3) Lack of Committee for Creditors. In Chapter 11 cases involving large corporate debtors, the rights and interests of the unsecured creditors are protected by a Creditor’s Committee, appointed by the U.S. Trustee. At the direction of the Bankruptcy Court, small business debtors can avoid the appointment of this committee. The Creditor’s Committee often hires attorneys and other professionals to aggressively pursue their claims. A small business can achieve a significant tactical advantage by avoiding the Committee.
4) Extra Time to Propose Reorganization Plan. In Chapter 11 cases, a small business debtor is provided with additional time with the exclusive right to file for a plan of reorganization. Large corporate debtors generally have the exclusive right to file a proposed plan of reorganization for 120 days after the case is filed. During this time, creditors are precluded from filing their own proposed plans of reorganization, which are often extremely unfavorable and harsh to the business debtors. The creditors’ plans often times force business debtors into having their Chapter 11 cases converted to a Chapter 7 liquidation plan. Small businesses receive the benefit of having an additional 60-day exclusivity period to file a reorganization plan. Further, the small business debtor may seek leave of Court to extend this period to 300 days.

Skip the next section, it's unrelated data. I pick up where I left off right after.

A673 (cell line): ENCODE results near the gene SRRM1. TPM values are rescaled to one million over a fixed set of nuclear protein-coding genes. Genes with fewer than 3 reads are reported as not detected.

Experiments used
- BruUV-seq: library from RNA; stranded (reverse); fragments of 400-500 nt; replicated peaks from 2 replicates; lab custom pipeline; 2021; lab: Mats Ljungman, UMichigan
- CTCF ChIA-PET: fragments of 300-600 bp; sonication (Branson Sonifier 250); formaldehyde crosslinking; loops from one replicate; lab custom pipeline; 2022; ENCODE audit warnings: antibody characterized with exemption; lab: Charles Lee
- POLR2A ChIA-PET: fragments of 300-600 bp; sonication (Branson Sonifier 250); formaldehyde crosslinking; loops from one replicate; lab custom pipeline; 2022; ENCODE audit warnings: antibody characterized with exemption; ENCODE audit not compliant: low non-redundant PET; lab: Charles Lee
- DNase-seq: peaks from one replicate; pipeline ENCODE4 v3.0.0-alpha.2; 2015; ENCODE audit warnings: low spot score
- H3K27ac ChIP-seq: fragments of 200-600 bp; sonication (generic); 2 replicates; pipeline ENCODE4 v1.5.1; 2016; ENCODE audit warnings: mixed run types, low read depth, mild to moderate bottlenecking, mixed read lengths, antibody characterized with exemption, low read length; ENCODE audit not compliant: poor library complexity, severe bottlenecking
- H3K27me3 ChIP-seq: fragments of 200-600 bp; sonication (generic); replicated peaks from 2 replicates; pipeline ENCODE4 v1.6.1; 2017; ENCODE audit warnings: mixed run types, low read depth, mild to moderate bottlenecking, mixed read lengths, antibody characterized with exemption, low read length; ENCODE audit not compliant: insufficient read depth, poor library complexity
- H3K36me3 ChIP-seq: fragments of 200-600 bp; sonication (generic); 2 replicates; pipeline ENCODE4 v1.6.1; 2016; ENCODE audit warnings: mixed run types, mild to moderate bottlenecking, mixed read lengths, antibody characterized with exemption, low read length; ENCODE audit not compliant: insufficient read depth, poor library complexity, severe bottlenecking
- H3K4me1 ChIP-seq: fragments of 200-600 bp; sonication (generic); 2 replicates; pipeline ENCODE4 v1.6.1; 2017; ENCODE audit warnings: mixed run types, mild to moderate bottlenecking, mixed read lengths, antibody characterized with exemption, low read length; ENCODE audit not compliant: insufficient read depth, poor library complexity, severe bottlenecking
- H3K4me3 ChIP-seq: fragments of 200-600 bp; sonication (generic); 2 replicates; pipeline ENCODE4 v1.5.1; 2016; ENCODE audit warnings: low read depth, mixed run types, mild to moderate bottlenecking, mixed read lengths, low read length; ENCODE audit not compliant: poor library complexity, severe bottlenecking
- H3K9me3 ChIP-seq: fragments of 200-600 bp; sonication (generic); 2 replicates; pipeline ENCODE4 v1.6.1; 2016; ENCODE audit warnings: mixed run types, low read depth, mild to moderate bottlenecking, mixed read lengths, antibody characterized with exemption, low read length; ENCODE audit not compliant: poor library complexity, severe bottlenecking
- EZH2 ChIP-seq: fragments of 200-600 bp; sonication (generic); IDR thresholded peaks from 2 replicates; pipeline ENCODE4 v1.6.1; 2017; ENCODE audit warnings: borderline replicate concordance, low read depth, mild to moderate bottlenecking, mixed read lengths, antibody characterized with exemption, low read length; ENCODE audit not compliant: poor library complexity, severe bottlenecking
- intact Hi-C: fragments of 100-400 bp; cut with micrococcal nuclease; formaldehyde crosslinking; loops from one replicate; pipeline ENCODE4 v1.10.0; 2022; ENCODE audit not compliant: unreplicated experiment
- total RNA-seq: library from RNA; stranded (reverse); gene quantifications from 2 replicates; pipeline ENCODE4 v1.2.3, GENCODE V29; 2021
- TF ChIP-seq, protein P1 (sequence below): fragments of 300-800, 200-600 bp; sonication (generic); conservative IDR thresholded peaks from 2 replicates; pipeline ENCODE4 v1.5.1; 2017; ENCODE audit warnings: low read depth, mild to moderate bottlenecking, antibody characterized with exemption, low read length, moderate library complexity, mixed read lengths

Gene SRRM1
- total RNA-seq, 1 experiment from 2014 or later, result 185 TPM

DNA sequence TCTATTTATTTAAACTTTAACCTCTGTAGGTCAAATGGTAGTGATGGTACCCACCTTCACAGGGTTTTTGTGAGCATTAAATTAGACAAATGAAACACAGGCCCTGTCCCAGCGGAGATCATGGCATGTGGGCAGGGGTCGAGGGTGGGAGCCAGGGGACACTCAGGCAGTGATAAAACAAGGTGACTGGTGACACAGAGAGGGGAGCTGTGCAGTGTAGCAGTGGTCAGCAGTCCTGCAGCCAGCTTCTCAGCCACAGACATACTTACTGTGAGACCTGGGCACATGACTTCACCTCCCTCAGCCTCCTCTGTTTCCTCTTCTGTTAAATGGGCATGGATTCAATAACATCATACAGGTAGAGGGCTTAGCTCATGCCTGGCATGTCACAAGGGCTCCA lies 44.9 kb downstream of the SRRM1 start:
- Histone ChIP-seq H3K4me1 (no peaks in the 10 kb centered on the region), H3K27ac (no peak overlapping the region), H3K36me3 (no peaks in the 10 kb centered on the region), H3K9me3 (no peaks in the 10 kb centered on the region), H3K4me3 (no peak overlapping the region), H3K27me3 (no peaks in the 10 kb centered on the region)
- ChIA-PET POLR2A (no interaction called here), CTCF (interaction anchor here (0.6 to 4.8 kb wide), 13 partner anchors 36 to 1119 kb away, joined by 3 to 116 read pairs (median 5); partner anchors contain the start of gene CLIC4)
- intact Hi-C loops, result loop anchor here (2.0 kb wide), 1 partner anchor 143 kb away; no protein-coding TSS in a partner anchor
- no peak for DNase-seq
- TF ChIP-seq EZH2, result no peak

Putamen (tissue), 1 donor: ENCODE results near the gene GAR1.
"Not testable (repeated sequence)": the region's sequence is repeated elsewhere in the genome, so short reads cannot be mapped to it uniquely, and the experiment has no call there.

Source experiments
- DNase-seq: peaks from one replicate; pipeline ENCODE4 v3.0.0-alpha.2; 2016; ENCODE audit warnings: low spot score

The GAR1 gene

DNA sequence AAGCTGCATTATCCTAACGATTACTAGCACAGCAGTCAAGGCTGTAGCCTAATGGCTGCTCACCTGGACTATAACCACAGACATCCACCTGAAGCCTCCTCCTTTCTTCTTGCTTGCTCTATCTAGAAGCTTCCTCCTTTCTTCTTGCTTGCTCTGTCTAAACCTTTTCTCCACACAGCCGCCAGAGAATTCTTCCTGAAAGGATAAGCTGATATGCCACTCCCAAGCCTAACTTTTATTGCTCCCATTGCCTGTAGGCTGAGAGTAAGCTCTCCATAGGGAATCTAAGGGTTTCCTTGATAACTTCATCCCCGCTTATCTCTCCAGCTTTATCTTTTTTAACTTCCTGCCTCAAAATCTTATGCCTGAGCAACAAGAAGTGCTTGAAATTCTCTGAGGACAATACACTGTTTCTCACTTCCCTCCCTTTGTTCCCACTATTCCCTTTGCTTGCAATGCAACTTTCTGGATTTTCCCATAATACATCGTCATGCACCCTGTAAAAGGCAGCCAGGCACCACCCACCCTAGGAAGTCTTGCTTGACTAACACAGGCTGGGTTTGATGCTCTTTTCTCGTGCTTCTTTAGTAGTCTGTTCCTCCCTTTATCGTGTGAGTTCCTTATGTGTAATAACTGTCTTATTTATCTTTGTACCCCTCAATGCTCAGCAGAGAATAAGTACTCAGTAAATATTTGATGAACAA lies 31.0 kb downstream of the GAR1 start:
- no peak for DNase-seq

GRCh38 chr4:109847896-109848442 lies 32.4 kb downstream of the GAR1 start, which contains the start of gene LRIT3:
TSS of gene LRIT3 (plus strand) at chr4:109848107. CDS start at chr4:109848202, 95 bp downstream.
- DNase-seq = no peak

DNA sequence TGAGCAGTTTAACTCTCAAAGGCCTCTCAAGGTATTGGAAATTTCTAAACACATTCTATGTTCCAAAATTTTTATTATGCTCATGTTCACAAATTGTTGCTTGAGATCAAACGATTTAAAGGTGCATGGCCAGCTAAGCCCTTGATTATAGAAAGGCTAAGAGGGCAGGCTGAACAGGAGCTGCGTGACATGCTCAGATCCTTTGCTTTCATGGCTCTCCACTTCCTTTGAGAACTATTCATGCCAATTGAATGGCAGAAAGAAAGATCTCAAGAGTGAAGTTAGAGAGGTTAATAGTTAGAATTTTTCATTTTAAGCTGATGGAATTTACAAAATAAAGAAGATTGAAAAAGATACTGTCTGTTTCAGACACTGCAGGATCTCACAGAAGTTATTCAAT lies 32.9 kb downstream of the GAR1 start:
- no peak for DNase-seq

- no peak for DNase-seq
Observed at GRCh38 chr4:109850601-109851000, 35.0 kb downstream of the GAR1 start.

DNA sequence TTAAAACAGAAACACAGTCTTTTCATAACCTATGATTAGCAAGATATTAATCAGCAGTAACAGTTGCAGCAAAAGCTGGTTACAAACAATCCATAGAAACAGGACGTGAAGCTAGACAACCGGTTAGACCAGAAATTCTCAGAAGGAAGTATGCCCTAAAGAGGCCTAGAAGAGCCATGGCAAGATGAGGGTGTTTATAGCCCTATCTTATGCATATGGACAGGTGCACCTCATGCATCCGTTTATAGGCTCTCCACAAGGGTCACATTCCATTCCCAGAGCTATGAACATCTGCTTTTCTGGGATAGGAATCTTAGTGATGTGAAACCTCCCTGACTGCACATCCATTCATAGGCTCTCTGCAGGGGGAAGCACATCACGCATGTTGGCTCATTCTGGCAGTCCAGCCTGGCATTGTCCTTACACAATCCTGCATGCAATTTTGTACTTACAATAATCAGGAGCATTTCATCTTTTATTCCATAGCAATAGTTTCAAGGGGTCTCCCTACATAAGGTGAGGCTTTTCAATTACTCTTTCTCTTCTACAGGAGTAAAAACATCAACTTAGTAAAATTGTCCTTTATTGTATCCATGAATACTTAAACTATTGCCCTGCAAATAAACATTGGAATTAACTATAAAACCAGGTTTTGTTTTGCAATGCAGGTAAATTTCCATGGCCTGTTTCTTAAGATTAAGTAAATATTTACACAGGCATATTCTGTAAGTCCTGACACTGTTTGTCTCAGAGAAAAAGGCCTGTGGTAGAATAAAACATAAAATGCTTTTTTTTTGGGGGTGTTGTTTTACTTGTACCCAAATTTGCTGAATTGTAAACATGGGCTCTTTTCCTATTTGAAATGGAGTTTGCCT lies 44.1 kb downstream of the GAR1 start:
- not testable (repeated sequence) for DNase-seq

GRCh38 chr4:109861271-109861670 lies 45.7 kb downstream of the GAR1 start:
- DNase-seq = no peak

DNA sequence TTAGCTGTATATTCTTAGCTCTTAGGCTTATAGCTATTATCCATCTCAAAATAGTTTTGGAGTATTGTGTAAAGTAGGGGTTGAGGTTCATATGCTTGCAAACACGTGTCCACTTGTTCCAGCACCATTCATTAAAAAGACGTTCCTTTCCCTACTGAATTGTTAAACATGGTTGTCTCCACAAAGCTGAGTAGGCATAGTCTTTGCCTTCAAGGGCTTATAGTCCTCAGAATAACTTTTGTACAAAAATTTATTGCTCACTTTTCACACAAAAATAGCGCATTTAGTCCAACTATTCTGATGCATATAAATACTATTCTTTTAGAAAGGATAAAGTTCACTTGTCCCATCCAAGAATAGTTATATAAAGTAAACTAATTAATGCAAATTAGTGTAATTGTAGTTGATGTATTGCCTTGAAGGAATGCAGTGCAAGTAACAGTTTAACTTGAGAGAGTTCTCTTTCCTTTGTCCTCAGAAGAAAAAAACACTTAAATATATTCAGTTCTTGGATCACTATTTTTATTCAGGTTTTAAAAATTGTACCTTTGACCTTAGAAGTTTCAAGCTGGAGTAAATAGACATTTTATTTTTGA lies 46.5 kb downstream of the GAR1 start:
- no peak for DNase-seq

Why Chapter 11 Works
Businesses decide to file Chapter 11 to reorganize and restructure their debt. Chapter 11 business debtors are bullish on the future of the company and believe that the long-term revenues will be higher than the liquidation value of the assets. Most creditors realize that they will recover more money by allowing a restructure and working out a payment plan than by fighting for scraps from liquidation.